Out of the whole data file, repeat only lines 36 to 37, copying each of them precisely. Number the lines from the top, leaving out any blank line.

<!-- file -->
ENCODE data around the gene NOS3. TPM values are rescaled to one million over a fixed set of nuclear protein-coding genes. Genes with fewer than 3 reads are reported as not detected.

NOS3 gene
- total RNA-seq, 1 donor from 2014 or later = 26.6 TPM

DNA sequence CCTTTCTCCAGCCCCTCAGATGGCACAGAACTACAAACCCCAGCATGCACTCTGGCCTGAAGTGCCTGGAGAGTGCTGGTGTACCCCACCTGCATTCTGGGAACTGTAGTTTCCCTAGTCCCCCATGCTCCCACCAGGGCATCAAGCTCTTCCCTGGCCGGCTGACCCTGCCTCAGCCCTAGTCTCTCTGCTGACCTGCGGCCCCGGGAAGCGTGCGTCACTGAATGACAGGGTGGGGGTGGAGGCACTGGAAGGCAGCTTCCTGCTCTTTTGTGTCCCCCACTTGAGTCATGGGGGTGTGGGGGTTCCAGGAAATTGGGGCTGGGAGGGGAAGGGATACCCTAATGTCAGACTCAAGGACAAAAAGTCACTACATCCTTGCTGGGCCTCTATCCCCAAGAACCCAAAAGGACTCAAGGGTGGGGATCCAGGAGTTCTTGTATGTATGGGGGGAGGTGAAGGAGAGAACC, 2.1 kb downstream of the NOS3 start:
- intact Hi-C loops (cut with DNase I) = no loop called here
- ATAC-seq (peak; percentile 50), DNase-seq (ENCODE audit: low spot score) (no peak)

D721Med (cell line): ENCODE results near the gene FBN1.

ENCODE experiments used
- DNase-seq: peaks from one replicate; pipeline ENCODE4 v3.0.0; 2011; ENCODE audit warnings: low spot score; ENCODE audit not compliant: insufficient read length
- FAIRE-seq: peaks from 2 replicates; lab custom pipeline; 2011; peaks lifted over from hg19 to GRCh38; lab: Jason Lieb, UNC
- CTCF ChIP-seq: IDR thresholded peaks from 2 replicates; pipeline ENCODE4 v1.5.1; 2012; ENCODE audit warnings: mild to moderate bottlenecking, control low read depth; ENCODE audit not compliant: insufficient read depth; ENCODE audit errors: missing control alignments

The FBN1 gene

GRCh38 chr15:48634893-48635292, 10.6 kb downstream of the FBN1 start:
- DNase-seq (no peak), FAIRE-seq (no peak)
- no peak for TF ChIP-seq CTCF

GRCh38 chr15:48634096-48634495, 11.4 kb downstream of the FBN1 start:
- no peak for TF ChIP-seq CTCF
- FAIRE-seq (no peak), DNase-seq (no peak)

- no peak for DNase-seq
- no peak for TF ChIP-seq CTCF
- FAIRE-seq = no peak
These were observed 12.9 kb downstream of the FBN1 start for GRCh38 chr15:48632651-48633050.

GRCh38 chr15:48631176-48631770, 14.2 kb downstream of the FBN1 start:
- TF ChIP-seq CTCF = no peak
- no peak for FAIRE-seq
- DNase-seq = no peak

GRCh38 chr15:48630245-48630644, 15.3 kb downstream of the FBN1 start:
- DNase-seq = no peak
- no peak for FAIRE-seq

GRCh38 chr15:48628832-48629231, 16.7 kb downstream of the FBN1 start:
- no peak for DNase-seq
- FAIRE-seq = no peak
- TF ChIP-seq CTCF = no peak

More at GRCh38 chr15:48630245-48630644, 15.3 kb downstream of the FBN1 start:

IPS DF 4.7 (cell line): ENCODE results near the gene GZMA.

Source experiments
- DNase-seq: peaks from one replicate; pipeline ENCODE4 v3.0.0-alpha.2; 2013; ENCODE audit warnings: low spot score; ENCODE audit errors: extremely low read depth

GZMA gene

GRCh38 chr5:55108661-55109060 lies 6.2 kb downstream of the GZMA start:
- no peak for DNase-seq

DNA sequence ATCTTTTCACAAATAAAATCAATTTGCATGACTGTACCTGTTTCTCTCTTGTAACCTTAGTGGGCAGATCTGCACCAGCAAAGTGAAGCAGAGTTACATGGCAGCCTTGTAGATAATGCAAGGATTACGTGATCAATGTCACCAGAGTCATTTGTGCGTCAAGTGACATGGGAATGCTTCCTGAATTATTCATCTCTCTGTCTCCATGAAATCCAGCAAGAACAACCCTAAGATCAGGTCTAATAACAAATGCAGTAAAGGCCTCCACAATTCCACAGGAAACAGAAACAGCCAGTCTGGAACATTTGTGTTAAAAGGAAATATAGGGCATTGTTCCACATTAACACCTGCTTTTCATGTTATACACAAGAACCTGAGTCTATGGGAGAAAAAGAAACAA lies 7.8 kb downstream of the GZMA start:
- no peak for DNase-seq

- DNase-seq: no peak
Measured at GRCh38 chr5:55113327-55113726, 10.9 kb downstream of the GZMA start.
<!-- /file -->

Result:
Source experiments
- DNase-seq: peaks from one replicate; pipeline ENCODE4 v3.0.0-alpha.2; 2013; ENCODE audit warnings: low spot score; ENCODE audit errors: extremely low read depth